ROGER FEDERER: I always said it, the first week is tough. I played Sam here last year. He was swinging away big‑time, especially that first set, until I was able to control the match a bit more, he couldn't just blast through me any more.
We saw Novak struggle last year against Kevin Anderson. I remember those breakpoints Kevin had. He played them great. Credit to Novak for getting out of them.
Margins are small. I know we get carried away, we think it's impossible to beat him, all these things. Clearly he's beatable. It's not impossible. He cannot win straight 200 matches in tennis. It's not possible. You're going to have your losses. But he hasn't lost. That's the great thing for him. He can fight his way out of it.
It will be a different day tomorrow. Maybe very windy. Who knows what. Different game.
Still a long way away for Sam to get it done, especially with Novak's track record right now in the slams. Both know that.
Yeah, it will be an interesting match from now on clearly to see how Novak is going to come back from this.
Q. In an interview recently you talked about seeing Mirka train when you were young. Talk about what you learned and what effect that had on you.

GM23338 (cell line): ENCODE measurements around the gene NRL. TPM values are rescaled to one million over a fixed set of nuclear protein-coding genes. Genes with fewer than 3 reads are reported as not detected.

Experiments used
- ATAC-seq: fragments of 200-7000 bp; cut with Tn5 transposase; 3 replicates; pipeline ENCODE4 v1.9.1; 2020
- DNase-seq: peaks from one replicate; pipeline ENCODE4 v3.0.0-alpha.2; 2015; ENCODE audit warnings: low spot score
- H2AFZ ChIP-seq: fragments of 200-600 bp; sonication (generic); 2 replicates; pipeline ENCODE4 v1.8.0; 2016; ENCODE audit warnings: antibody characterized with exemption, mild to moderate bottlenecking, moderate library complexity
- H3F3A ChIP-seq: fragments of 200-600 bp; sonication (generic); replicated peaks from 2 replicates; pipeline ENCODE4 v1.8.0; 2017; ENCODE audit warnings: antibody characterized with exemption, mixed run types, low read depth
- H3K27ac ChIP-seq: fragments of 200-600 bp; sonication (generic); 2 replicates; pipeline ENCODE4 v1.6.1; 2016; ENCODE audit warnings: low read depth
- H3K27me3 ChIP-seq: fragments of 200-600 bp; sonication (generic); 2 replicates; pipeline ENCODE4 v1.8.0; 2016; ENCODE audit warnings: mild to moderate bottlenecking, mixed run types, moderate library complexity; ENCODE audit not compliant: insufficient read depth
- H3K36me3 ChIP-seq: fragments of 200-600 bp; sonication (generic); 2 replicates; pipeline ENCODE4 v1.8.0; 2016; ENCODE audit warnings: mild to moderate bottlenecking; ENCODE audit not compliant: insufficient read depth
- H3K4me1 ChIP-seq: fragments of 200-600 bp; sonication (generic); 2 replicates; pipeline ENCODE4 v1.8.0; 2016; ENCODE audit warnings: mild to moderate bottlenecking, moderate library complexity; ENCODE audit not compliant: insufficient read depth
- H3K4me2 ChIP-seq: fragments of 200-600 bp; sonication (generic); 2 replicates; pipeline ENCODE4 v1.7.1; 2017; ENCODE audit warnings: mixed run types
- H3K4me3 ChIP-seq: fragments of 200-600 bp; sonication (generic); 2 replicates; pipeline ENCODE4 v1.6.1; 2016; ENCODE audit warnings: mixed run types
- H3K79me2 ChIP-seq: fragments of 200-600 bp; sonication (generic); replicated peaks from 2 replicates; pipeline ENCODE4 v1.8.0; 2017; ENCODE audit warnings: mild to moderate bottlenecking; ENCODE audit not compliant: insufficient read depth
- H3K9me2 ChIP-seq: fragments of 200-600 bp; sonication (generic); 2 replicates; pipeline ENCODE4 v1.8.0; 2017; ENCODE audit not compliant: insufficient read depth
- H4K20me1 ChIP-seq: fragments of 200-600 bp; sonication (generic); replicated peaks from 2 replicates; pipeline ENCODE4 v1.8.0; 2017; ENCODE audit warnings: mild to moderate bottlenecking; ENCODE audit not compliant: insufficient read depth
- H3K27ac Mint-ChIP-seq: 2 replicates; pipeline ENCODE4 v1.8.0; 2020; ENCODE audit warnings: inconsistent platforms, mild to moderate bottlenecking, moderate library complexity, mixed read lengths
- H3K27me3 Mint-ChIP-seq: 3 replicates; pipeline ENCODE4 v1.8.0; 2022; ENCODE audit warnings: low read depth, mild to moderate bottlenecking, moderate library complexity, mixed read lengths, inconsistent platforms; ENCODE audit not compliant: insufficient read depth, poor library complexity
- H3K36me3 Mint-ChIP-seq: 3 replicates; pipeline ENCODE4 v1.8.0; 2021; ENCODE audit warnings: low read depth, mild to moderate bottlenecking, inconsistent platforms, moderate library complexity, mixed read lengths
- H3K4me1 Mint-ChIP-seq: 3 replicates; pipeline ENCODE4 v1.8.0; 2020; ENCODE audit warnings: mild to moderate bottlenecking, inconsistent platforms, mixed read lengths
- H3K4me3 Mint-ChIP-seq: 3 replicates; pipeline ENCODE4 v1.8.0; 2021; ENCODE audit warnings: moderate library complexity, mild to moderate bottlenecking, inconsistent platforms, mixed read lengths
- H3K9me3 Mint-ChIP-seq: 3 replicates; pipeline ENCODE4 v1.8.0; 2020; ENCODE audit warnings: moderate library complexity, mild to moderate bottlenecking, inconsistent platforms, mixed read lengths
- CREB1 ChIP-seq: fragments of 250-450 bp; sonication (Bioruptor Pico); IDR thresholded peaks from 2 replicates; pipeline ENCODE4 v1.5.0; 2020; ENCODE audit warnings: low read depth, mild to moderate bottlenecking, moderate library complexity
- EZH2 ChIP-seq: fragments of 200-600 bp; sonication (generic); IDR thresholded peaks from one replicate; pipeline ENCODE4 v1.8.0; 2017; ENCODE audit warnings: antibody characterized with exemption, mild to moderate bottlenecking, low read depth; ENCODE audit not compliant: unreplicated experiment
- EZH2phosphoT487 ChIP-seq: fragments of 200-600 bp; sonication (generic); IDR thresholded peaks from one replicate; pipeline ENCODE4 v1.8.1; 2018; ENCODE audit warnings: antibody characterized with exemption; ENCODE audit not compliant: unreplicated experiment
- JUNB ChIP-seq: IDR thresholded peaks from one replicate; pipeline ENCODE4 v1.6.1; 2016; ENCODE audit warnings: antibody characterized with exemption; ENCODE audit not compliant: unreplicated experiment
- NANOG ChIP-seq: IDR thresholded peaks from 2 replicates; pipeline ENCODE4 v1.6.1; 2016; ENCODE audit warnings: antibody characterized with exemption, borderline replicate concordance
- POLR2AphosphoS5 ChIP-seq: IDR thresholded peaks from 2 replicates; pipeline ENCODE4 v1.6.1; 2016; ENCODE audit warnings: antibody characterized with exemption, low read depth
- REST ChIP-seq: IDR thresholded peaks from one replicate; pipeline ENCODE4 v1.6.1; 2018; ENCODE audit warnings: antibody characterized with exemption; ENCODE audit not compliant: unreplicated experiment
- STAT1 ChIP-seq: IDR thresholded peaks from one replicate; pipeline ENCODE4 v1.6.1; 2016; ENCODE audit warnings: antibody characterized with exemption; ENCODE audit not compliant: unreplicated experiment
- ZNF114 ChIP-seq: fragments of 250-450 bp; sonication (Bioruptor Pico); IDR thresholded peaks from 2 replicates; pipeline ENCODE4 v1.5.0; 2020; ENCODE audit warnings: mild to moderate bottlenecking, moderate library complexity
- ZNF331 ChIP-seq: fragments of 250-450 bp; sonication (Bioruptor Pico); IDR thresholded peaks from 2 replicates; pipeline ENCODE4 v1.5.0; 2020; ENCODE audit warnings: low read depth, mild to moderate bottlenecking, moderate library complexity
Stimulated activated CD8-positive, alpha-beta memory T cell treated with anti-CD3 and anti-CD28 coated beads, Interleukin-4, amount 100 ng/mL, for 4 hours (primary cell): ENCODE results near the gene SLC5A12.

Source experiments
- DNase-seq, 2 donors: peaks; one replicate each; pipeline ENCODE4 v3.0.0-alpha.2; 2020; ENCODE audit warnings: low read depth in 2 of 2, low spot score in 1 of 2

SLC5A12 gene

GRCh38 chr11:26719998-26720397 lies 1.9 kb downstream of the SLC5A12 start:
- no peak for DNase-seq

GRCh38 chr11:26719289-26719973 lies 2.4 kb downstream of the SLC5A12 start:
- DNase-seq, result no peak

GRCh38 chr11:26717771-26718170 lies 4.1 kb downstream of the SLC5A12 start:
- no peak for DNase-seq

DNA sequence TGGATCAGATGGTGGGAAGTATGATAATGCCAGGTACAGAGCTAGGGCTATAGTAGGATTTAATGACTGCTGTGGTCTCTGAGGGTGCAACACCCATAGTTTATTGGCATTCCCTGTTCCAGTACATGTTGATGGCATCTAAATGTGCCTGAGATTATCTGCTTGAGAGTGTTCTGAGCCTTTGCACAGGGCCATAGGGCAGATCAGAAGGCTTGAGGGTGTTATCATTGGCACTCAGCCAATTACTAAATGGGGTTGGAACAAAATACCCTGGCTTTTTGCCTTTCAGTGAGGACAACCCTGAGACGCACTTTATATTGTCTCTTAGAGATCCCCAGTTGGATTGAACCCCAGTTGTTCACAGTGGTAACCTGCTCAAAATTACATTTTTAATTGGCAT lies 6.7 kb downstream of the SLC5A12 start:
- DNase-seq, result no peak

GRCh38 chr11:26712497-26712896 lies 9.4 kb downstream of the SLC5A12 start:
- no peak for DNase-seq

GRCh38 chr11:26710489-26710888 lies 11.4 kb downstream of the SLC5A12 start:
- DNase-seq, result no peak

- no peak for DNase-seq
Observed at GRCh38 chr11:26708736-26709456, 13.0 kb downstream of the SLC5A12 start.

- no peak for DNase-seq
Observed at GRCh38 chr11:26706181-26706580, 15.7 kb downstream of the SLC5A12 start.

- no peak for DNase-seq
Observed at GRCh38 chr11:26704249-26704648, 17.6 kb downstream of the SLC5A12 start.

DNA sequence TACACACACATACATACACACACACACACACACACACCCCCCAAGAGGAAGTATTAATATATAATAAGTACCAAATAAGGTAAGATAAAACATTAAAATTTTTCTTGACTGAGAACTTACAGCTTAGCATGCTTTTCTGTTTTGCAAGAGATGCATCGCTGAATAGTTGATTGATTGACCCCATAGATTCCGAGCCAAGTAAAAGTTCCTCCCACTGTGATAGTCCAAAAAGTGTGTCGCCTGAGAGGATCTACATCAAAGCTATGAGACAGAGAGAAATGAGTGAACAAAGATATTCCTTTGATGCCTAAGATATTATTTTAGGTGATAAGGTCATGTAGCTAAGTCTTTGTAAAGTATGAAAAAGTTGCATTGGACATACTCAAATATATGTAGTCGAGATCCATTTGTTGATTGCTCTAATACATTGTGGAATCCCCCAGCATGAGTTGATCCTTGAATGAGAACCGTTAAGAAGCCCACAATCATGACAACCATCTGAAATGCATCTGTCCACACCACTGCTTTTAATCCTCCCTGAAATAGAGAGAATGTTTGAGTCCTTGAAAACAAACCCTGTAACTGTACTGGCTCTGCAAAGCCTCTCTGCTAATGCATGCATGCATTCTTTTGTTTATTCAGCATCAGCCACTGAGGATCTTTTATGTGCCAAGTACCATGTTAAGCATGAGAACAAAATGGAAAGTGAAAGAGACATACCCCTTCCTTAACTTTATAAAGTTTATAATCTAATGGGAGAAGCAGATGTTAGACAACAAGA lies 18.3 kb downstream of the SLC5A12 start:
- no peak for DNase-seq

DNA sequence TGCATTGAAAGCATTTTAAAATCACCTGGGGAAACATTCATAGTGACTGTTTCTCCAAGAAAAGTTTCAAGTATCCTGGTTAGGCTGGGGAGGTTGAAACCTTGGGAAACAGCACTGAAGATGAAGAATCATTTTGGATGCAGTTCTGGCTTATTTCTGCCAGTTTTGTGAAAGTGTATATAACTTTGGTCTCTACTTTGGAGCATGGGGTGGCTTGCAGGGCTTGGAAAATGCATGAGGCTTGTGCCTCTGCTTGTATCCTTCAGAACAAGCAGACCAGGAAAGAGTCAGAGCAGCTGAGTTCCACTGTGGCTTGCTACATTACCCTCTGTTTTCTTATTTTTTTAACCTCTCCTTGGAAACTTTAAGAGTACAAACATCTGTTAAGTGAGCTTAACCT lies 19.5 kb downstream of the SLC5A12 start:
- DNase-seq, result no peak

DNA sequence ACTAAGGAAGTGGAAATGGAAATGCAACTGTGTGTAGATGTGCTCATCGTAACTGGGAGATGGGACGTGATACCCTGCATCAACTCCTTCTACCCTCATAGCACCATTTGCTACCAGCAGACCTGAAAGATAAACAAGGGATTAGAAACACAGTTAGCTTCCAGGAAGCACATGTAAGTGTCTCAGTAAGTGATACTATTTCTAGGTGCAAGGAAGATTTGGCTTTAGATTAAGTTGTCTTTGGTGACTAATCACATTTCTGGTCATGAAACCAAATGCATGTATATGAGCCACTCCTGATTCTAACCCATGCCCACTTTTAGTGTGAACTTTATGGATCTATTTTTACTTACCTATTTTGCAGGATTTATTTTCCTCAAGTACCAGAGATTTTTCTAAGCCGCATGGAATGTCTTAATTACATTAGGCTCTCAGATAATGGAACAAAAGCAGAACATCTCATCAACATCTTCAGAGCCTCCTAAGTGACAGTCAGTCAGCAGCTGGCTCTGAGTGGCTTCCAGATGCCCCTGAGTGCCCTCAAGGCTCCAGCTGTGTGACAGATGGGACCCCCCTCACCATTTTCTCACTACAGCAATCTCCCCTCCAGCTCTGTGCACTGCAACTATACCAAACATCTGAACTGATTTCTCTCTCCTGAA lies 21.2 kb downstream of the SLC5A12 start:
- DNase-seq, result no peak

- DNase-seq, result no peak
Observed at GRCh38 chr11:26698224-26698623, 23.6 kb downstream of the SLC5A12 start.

ROGER FEDERER: I didn't learn that much because I knew I couldn't do it. I was just watching her train and go like, It's incredible how you can put your head down, train for five, six hours straight without losing interest. I was losing interest within an hour.
I was more just admiring it rather than thinking I could do the same one day, to be quite honest.
I had to go my path. My path was different. It was left and right and trying to adjust and find myself, deviate again. Eventually, you know, I found the joy in working hard and feeling the pain, understanding why I'm going on the treadmill, why I'm going to the weight room.
I needed everything to be explained to me. When finally the penny dropped, it was very clear to me, why I was doing the off‑court work for the on‑court.
Then also I think actually Tony Roche helped me in a big way, just getting my mind right in the sense, sort of old school, just being able to do hour after hour after hour. Ever since, it's not been a problem to do that now.
I actually have my coaching team slowing me down, Severin telling me, It's okay, you don't need to do more than two, three hours straight any more.
When Tony asked me, Can you play seven times five sets? That was the question. I looked at him, I go, I don't know.
He said, You want to be able to answer that question, Yes, with no problem.
That's what I've worked for. Ever since then, I'm confident I can do it.
Q. Was that 2005 Australia?
ROGER FEDERER: Yeah, in that time when we worked together.
FastScripts Transcript by ASAP Sports